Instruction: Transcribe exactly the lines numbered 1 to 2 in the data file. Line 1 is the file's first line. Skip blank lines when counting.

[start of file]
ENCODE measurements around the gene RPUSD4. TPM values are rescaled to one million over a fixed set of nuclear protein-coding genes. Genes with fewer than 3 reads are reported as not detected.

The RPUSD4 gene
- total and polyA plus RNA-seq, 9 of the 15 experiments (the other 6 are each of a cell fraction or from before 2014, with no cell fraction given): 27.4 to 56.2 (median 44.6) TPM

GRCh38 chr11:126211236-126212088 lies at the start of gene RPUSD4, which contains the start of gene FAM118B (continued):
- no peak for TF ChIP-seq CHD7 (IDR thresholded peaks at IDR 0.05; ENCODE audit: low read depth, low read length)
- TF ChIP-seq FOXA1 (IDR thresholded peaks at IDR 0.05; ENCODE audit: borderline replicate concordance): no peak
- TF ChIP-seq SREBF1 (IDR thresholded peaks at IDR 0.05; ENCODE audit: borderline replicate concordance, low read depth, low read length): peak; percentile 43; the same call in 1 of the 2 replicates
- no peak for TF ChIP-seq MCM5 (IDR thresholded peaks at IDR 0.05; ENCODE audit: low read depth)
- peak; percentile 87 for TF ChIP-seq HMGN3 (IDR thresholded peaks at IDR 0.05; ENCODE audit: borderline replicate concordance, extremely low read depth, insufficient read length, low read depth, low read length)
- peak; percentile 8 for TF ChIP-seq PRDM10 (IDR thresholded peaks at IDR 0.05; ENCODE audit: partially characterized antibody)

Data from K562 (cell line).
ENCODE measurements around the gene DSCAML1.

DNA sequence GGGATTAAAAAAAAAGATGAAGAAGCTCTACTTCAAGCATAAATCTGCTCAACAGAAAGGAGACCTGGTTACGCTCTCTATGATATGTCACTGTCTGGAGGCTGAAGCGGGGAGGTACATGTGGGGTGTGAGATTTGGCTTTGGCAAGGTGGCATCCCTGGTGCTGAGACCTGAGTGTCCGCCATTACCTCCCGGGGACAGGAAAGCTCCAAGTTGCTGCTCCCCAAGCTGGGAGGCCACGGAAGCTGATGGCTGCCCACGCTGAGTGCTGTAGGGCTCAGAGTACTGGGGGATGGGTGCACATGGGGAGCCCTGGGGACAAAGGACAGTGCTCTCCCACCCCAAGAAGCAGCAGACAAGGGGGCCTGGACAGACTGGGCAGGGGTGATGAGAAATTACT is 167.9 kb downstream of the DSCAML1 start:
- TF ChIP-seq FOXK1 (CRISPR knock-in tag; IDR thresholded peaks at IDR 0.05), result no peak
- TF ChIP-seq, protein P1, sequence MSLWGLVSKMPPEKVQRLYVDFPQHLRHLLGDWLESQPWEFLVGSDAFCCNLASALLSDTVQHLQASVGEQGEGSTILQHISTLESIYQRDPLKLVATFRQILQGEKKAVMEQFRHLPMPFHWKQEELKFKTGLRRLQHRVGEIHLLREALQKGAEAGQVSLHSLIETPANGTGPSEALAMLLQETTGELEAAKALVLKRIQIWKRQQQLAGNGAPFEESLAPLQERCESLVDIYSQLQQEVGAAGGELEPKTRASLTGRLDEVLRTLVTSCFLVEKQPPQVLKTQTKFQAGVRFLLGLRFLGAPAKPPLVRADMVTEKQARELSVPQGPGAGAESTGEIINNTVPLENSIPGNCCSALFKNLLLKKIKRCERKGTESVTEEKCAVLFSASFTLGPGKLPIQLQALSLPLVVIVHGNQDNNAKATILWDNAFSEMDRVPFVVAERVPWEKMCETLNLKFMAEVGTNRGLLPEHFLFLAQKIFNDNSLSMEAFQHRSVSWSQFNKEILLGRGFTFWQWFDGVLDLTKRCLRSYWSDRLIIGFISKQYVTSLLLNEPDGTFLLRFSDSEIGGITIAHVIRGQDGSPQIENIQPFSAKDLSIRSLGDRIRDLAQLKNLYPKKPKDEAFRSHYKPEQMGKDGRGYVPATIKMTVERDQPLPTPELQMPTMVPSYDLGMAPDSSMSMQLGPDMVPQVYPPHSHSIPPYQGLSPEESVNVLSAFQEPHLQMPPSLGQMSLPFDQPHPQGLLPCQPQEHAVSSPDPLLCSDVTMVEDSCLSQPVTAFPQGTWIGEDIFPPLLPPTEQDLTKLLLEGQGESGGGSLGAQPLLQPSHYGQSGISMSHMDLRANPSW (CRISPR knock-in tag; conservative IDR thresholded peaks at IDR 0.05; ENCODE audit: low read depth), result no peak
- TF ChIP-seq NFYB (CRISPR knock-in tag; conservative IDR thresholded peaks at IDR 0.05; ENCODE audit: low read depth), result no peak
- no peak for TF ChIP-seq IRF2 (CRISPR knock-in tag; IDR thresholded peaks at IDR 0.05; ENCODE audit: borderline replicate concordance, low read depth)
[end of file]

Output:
ENCODE measurements around the gene RPUSD4. TPM values are rescaled to one million over a fixed set of nuclear protein-coding genes. Genes with fewer than 3 reads are reported as not detected.

The RPUSD4 gene